I hadn't actually heard of this before today, but apparently, the NHL signed a new deal with Molson in February, after screwing over Labatts. The gist of the situation is found in paragraph 2 of the trial judge's decision:
Labatt has had these rights, referred to as sponsorship rights, since 2002. The current contract runs from July 1, 2008 to June 30, 2011. Negotiations to renew these rights for three years to June 30, 2014 took place between business people from Labatt and the NHL beginning in August, 2010. A renewal clause provided Labatt with an exclusive period to negotiate. Labatt says they made a deal within the exclusive period. The NHL says they did not. The negotiators were extremely close to a final signed agreement by February, 2011 when Molson1 came to the NHL and expressed an interest in negotiating U.S. and Canadian sponsorship rights. At that point the lawyers for the NHL went into high gear and the NHL said to Molson that it was free to negotiate with them. A deal was signed soon after between the NHL and Molson for 7 years under which Molson paid substantially more for the Canadian sponsorship rights than Labatt and the NHL had agreed to.
The Cliff's Notes of the Trial decision was that, basically, the NHL had a deal with Labatts for rights in Canada in November, 2010 (sort of) pending finalization of the formal agreement. Molson comes to the NHL in February and says we want full North American rights and aren't interested in US only. So Bettman and the NHL toss Labatts to the side and scoop up $375 million dollars from Molson.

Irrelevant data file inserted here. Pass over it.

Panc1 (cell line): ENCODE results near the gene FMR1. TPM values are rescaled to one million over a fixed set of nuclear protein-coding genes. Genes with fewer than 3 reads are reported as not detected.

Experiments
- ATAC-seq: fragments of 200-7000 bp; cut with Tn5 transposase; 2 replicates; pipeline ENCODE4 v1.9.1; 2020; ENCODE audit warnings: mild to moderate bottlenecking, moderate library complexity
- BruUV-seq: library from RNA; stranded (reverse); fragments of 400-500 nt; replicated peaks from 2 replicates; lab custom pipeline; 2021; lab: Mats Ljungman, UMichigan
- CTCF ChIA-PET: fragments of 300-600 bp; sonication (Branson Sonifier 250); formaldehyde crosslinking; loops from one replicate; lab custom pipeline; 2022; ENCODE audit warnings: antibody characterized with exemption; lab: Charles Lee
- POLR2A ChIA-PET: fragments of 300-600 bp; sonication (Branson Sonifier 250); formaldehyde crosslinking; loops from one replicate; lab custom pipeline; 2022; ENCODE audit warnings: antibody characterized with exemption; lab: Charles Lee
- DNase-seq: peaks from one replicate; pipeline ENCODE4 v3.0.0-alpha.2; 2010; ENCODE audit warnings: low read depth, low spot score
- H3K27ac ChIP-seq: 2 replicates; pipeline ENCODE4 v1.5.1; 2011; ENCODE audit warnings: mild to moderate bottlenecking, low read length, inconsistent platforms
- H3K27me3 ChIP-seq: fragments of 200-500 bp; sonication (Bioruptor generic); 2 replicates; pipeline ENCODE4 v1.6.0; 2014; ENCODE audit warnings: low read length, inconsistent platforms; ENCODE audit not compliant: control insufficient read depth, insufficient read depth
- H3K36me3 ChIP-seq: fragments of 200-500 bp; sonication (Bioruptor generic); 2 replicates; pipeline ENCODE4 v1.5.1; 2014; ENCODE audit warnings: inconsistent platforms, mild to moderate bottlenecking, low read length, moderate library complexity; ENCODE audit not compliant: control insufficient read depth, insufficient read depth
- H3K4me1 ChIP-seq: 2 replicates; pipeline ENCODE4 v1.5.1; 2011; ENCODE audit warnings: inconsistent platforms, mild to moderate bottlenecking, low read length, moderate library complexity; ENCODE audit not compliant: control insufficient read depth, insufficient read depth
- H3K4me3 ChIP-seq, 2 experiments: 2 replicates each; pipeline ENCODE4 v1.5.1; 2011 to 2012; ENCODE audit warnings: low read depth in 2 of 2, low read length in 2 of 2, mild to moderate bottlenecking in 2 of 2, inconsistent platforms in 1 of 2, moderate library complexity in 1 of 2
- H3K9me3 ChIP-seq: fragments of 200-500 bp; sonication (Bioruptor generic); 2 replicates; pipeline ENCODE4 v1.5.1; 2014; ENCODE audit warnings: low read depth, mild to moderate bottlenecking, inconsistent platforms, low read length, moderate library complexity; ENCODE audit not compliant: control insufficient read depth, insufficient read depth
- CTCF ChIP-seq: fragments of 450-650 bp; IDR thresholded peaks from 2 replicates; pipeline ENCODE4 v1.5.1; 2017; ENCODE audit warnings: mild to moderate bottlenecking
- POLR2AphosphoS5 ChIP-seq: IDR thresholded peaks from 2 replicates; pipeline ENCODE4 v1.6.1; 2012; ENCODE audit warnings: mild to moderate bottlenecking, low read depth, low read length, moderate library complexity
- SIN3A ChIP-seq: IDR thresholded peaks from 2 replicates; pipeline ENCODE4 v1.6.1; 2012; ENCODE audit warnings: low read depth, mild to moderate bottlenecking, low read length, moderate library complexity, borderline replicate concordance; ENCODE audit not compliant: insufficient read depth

Appeal Court has overturned the Trial Judgement and sent it back for a rehearing, thus reinstating the Molson deal, at least temporarily. If those facts are found again, I can't see a different trial Judge making a diffferent finding, however.
To us Canadians, this is the difference between Labatt Blue and Molson Canadian in the Stadiums, notwithstanding that Labatt's sponsors, I think, more than 20 teams in the League. To you Yanks, its Bud vs Coors.